The 2022 law applies to all employers in California, regardless of size. Importantly, it also applies to independent contractors as well as direct employees. 

This is a significant piece of legislation that employers can’t afford to ignore without consequences. Grand theft is considered a felony offense under California law. Prior to 2022, all wage and hour violations were treated as misdemeanor crimes.

This meant that if an employee made a complaint or brought civil charges for their stolen wages, companies would be compelled to pay recovery and face fines, but often not much else. 

Now that employers can be subject to felony prosecution, violating wage laws can mean potential jail time — up to a three-year prison sentence — in addition to severe fines.

Access to felony charges also gives California prosecutors more resources to work with during wage theft investigations, such as search warrants and the use of grand juries. This could encourage California prosecutors to investigate wage theft cases as criminal offenses and take legal action against employers. 

How severe this legal action ends up being will play out on a case-by-case basis. It will also likely hinge on one critical element of the new law: whether or not the wage theft was “intentional.” 

Proving that an employer was purposefully stealing wages is a bit more complicated than it may seem. Wage violations can stem from miscommunication between employers and workers over policies like break times or payroll scheduling.

An employer could even miss an overtime payment due to simple oversight, not out of the intent to deprive a worker their compensation. Demonstrating intentional wage theft in court will require more specific evidence. For example, proof of an employer’s refusal to pay a previously agreed-upon hourly rate of pay.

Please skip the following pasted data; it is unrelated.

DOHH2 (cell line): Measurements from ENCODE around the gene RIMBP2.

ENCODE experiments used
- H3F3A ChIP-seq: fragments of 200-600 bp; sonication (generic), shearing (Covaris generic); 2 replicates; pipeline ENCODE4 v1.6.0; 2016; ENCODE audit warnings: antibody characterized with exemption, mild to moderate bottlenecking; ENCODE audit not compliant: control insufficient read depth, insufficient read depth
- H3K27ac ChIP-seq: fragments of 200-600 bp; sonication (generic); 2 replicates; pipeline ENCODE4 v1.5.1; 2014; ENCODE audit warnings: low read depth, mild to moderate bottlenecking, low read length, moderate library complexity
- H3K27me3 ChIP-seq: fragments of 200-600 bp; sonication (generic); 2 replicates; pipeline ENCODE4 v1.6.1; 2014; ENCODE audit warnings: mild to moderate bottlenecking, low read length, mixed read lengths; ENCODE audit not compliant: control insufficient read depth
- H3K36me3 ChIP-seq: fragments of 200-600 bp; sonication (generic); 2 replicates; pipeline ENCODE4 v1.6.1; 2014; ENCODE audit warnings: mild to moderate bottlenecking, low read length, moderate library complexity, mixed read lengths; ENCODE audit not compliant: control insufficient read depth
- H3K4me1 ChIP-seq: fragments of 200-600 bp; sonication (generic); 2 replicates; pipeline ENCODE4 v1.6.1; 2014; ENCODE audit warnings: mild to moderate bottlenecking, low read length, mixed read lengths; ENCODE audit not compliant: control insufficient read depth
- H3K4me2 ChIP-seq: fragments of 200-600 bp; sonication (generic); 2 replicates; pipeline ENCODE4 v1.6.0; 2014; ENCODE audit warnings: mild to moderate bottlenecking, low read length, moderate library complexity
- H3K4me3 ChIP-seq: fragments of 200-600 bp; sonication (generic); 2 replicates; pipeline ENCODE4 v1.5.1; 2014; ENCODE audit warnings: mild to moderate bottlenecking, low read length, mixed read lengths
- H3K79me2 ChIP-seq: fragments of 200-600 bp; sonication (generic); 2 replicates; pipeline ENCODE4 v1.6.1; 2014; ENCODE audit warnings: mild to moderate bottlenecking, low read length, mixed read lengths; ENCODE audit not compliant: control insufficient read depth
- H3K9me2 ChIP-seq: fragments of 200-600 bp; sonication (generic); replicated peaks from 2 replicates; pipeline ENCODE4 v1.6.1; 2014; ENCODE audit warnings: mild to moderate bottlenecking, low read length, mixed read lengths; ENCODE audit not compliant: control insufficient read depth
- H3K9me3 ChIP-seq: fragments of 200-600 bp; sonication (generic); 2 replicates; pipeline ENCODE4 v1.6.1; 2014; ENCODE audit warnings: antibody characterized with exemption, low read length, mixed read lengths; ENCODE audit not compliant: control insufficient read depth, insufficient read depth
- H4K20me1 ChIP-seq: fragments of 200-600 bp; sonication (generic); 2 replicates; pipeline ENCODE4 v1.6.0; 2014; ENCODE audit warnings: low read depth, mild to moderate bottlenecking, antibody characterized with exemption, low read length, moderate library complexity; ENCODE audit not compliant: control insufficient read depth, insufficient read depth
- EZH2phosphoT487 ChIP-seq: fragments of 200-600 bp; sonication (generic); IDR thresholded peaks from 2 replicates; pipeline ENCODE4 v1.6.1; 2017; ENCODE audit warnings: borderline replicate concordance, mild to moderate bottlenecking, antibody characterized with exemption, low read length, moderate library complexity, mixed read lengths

Since AB 1003 doesn’t provide an exact definition of what “intentional” wage theft looks like, interpretations will be determined by the circumstances of each case.

What Should I Do If My Employer Is Withholding My Wages Or Benefits?

The good news for workers is that you can get restitution for unpaid wages even if your employer isn’t ultimately charged with a crime.

Employees who are concerned about missing pay or benefits can take action by filing a wage claim with the California Division of Labor Standards Enforcement (DLSE). This can be done online, by mail, or in person. The DLSE will ask for copies of documents that support your claim and can illustrate how much you’re owed.

Some of the documents you may need to have could include time sheets, paychecks/stubs, records of unpaid commissions, or notices from the employer regarding your employment information (rate of pay, overtime rate, whether you’re paid by the hour, shift, day, piece, etc.). 

Workers with verified wage claims can win recovery in the form of back pay for missing compensation. In some cases, your employer may also be assigned legal penalties for their violation of your rights. 

However, workers do have a limited amount of time to file an administrative claim with the DLSE in California. Deadlines for wage claims vary depending on the type of violation:

  • Bounded paycheck or withheld payroll/personnel records: one year to file.
  • Breach of oral promise to pay wages higher than minimum wage: two years to file.
  • Violations of minimum wage, overtime, unpaid rest and meal breaks, sick leave, illegal deductions from pay, or unpaid reimbursements: three years to file.
  • Breach of written employment contract: four years to file.

Beyond filing a wage claim, employees can also sue their employer in civil court for any stolen wages or benefits. 

Get in Touch with an Employment Lawyer in California Today

It can be intimidating to take action to hold your employer accountable for wage theft and get the compensation you’re owed.

But you don’t have to do it alone. An employment attorney familiar with California labor law can evaluate your circumstances, answer your questions, and make sure you have what you need to get the recovery you deserve.

Ottinger Employment Lawyers have been helping employees in California navigate wage claims for over 20 years. If you think your employer is stealing from you, don’t wait — reach out to Ottinger’s team of experienced attorneys today to discuss the details of your case. 

Author Photo

Robert Ottinger, Esq.

Robert Ottinger is an employment attorney who focuses on representing executives and employees in employment disputes. Before starting his firm, Robert slugged it out in courtrooms trying cases for the government. Robert served as a Deputy Attorney General for the California Department of Justice in Los Angeles and then as Assistant Attorney General for the New York Attorney General’s Office in Manhattan.